U.S. Debt Day of Reckoning Is Coming, Despite Universal Blindness of the Masses
By: Gary North
The debt ceiling battle led to a compromise. Congress and the President promised to submit to mandatory budget cuts. A bipartisan super committee was set up to put together a package of debt reduction cuts totaling several trillion dollars over supposedly a decade. If the committee deadlocks, the cuts will begin automatically on January 2, 2013. These must be $1.2 trillion in cuts, or $120 billion a year.
As expected by everyone, the committee is deadlocked. The Democrats want $3 trillion in debt reduction, mainly from tax increases. The Republicans will not grant this.
Democratic sources told CNN that at the meeting Tuesday the plan was presented to the 12-member committee by Sen. Max Baucus, D-Montana, the Finance Committee chairman. A majority of the six Democrats on the super committee supported the proposal but sources declined to say which member or members disagreed.
The plan would have made cuts to entitlement programs such as Medicare and Medicaid, which the Democratic sources described as a major concession from their party. In return Republicans were asked to go along with between $1.2 and $1.3 trillion in new tax revenue.
An unnamed Republican aide expressed anger that some Democrat had leaked the details of the deal to the press. I mean what kind of stab in the back is this? Telling the public what’s in store for them! This is clearly an outrage. It means, the aide said, that the Democrats think the super committee will fail.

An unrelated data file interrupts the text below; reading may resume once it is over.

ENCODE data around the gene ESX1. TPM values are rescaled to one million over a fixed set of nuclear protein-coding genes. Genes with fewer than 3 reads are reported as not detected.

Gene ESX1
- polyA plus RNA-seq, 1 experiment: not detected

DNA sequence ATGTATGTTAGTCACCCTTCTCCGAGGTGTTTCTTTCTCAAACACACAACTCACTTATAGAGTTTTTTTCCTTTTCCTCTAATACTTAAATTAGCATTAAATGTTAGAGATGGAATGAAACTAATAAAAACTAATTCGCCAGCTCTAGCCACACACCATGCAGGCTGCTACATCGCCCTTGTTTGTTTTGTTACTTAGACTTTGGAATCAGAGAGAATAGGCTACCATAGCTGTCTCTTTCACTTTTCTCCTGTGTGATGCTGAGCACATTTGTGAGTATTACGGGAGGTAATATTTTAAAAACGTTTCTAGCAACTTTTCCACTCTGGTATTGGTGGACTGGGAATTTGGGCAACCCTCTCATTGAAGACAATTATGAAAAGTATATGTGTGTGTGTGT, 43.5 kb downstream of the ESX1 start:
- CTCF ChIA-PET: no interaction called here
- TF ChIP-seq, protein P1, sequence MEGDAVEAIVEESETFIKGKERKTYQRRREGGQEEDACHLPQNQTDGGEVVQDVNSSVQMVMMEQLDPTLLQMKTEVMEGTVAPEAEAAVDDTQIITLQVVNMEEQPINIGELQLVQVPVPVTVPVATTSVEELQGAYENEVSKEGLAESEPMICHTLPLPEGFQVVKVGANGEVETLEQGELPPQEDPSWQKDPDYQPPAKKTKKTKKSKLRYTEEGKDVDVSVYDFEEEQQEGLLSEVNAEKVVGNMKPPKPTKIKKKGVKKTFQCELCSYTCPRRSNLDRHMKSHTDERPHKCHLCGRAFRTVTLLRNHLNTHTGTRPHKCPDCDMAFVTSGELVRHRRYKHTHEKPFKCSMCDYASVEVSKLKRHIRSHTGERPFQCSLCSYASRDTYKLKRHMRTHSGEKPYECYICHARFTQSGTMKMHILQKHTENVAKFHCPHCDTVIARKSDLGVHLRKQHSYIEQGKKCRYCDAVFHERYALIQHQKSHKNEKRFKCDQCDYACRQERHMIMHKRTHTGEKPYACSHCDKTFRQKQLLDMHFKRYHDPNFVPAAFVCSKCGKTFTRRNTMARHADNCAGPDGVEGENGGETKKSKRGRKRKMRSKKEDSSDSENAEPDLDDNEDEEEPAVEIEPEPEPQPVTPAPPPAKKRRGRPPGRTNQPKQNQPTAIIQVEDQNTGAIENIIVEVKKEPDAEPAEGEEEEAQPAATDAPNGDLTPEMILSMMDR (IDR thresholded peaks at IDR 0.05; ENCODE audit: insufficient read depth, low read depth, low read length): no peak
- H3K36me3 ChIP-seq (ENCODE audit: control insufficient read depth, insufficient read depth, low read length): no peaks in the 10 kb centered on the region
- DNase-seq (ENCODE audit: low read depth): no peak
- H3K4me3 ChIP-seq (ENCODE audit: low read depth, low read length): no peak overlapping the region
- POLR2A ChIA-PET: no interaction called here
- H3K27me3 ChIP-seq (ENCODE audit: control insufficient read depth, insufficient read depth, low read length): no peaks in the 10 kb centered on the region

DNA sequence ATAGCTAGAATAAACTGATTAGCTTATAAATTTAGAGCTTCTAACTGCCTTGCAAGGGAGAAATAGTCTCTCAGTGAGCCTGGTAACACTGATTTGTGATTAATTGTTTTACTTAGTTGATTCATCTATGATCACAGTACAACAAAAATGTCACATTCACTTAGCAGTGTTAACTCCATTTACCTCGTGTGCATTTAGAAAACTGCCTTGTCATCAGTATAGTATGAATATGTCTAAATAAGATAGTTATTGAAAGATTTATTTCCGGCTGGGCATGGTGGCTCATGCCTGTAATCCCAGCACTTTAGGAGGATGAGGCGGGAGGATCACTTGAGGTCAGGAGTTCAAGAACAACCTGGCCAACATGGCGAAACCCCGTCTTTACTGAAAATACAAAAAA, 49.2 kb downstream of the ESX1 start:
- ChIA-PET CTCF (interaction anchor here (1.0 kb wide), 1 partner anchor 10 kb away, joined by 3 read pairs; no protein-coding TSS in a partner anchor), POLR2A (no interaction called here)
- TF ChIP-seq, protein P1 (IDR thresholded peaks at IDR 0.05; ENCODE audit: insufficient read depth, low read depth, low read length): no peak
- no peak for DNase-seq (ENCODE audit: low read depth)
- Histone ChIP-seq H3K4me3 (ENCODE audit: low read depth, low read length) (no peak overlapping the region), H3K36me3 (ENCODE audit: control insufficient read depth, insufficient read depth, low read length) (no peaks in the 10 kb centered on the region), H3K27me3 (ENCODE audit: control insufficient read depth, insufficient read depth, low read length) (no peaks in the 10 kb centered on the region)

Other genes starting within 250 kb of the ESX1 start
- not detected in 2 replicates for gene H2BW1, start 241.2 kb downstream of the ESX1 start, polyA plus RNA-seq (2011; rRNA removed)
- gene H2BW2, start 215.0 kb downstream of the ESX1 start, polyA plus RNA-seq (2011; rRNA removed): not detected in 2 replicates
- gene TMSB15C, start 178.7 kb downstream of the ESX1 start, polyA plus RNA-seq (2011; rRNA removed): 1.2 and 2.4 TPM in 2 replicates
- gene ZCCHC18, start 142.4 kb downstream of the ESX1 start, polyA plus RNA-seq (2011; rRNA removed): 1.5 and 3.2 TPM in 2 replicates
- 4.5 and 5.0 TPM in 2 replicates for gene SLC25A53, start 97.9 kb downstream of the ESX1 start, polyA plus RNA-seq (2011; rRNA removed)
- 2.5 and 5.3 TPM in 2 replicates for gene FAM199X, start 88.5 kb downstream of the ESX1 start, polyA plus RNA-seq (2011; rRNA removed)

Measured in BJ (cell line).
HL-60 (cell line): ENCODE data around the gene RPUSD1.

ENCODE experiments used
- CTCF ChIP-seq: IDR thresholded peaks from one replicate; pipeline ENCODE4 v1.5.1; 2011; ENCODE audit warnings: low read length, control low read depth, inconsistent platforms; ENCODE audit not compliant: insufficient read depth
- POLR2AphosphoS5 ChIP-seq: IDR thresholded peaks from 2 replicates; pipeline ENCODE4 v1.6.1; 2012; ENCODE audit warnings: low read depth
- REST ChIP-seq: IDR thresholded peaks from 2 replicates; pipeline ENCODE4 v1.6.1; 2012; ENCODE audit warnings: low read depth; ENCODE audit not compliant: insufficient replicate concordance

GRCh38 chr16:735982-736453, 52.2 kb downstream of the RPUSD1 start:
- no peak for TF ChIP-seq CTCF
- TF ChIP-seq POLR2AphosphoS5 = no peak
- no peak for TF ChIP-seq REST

Did anyone in his right mind expect it to succeed? The August deal to extend the ceiling and thereby avoid shutting down some government agencies temporarily was based on a sham solution.
The politicians want no responsibility for cuts. There was no record of which Democrats opposed the leaked deal. Some did. Everything is being kept hidden. There is an election year coming up.
This was the first proposed plan. The committee has not gone public with anything in two months. It has a deadline for announcing a plan: November 23. That is less than one month away. If Congress and the President refuse to accept a plan, or if no plan is offered, then cuts will begin a year later.
So, phase one deadlock is here. There is little likelihood that members of the super committee will put their careers on the line and vote publicly for cuts that specific special-interest groups can identify. There would be retaliation in November 2012.